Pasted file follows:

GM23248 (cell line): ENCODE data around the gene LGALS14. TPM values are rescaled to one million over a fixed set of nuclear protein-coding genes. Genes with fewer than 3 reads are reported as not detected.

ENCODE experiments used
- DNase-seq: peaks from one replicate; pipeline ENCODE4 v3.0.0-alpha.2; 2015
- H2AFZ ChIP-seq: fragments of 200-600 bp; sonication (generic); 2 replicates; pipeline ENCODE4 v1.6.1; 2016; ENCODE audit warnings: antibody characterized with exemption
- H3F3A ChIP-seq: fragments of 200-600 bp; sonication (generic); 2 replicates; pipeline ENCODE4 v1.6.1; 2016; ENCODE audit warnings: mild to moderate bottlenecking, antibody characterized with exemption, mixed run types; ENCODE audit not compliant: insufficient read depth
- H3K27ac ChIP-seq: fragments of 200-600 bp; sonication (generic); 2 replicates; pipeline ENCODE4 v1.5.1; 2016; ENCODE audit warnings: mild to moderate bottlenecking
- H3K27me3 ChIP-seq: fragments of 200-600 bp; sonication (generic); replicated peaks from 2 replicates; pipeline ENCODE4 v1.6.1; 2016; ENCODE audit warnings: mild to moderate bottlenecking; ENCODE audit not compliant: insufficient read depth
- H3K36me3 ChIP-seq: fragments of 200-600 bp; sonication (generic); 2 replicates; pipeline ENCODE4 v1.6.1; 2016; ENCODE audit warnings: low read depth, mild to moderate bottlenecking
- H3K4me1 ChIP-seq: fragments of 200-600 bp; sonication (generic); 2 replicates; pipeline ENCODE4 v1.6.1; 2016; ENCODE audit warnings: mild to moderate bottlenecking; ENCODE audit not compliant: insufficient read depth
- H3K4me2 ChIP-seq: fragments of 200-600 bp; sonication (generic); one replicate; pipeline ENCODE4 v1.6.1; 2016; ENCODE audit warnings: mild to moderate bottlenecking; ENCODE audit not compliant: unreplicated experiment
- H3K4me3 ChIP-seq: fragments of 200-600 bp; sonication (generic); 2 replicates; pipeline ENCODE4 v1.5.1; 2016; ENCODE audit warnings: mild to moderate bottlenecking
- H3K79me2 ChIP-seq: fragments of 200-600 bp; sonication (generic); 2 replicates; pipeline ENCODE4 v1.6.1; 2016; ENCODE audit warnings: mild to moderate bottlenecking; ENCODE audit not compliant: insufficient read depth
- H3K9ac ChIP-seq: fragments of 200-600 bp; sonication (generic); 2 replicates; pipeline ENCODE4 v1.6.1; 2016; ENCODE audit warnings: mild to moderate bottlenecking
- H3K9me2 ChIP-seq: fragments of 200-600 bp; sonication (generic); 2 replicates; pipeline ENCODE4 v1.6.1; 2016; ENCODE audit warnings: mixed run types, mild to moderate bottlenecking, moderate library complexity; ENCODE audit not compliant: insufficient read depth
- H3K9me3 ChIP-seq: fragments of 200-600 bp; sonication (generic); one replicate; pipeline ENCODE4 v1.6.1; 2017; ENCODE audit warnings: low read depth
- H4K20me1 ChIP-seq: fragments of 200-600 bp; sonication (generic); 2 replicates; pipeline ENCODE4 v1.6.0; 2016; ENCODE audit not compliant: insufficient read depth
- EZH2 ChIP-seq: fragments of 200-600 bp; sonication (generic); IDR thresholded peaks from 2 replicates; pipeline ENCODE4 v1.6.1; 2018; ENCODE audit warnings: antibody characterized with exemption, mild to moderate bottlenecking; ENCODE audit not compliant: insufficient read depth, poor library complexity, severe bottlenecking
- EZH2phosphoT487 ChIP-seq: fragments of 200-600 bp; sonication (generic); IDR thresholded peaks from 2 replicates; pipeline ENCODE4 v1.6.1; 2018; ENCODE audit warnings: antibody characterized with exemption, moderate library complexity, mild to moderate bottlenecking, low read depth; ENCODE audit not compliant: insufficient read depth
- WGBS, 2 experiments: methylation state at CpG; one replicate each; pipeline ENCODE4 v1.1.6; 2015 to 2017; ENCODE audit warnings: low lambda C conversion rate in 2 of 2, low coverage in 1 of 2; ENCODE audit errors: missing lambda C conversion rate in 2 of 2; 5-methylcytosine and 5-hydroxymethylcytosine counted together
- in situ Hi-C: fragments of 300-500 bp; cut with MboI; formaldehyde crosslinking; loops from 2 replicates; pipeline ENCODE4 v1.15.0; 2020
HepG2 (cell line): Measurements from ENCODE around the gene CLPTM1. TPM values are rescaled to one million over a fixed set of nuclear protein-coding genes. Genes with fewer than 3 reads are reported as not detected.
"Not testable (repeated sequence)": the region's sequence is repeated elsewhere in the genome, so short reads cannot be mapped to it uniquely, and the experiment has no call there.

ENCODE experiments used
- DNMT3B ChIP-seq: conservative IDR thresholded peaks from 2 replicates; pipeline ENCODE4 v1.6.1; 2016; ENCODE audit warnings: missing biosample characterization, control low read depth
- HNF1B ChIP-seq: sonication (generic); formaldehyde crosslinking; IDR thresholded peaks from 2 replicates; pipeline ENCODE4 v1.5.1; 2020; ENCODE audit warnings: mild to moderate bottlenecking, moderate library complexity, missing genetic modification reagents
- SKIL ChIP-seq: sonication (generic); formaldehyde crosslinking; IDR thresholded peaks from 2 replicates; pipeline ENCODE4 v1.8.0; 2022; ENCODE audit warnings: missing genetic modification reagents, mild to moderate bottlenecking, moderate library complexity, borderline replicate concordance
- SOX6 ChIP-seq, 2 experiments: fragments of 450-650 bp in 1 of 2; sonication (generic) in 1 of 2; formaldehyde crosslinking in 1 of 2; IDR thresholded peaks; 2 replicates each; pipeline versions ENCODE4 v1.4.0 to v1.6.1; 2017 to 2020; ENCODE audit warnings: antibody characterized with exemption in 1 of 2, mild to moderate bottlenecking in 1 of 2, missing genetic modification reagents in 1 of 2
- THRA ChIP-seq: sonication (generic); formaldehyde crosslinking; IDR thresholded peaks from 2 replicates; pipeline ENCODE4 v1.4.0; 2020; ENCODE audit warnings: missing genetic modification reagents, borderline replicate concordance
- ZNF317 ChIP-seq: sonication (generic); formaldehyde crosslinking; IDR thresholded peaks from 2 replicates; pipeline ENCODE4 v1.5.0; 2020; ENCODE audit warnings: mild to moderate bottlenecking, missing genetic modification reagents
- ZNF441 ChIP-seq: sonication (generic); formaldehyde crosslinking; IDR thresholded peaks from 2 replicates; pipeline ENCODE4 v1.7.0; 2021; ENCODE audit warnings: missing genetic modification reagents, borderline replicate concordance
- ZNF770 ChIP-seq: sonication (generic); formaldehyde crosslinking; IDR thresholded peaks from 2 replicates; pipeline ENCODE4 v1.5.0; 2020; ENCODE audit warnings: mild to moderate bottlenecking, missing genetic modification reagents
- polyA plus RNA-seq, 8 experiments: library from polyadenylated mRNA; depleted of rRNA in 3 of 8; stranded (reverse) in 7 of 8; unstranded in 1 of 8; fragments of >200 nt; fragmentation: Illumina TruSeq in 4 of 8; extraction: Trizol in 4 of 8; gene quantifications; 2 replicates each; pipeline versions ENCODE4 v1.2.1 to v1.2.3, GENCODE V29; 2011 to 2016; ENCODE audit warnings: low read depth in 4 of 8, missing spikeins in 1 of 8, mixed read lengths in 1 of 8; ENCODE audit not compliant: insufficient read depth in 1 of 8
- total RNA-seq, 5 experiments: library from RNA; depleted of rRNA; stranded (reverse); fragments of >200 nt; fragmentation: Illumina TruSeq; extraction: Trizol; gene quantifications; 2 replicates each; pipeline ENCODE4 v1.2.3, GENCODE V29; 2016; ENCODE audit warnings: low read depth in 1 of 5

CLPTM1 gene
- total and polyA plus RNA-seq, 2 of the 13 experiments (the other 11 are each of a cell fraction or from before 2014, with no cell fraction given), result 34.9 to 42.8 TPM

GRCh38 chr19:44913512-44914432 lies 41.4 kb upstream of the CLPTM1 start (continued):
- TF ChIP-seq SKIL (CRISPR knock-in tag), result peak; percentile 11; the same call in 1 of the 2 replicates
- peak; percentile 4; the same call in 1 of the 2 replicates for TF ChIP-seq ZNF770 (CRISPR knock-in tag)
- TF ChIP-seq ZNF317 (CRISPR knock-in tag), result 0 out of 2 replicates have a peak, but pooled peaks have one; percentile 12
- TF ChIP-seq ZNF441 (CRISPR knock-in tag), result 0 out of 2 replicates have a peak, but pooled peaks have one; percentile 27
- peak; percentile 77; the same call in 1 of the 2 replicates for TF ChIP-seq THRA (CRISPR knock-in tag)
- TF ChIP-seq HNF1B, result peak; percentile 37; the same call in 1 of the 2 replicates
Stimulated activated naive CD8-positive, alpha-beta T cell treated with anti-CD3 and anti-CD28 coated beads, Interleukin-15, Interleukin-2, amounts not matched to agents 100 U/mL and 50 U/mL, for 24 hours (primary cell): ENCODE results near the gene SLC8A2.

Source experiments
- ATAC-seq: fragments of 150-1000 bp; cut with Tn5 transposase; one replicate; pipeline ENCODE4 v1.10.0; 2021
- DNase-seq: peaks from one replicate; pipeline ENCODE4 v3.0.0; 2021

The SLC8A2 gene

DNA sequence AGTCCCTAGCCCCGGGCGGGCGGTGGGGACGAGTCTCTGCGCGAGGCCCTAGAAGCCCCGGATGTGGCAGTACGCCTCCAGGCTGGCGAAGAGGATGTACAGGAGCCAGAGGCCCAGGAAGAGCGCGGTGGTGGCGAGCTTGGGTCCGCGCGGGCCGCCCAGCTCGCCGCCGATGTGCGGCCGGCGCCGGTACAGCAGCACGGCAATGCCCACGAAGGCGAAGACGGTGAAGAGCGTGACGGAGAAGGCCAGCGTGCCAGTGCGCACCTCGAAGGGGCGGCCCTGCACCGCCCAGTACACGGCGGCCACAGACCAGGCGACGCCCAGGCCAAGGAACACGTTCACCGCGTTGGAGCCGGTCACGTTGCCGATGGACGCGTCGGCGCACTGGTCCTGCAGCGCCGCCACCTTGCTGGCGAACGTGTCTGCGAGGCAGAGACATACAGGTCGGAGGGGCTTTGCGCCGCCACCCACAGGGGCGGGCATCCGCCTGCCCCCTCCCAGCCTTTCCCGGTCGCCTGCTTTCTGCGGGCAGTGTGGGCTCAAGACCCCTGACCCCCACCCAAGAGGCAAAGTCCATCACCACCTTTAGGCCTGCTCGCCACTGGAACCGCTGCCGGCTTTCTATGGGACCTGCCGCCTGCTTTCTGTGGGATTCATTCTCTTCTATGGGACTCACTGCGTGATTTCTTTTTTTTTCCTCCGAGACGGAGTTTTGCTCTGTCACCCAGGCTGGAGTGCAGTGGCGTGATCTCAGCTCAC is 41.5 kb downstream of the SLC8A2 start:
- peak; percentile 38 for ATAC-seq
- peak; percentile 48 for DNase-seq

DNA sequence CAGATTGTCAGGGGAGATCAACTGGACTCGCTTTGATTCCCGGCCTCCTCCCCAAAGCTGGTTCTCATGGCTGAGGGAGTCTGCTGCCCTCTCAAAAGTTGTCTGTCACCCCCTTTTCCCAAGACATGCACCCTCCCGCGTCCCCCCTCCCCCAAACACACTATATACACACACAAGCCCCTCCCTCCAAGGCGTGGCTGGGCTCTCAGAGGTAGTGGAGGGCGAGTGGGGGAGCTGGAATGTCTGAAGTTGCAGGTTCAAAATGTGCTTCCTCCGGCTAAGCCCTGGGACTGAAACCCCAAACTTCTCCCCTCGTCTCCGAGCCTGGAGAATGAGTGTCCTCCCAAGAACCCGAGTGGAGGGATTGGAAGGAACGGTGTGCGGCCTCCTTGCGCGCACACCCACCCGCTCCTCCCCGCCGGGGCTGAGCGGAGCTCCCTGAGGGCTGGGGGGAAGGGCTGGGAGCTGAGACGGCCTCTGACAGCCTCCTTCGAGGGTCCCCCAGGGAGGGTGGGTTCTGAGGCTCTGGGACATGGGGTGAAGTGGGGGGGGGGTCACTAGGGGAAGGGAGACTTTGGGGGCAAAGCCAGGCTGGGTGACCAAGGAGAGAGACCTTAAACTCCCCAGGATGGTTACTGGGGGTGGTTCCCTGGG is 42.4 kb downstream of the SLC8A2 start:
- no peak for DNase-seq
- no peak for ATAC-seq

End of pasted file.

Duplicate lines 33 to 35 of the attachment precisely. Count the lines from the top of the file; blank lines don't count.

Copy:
- total RNA-seq, 5 experiments: library from RNA; depleted of rRNA; stranded (reverse); fragments of >200 nt; fragmentation: Illumina TruSeq; extraction: Trizol; gene quantifications; 2 replicates each; pipeline ENCODE4 v1.2.3, GENCODE V29; 2016; ENCODE audit warnings: low read depth in 1 of 5

CLPTM1 gene
- total and polyA plus RNA-seq, 2 of the 13 experiments (the other 11 are each of a cell fraction or from before 2014, with no cell fraction given), result 34.9 to 42.8 TPM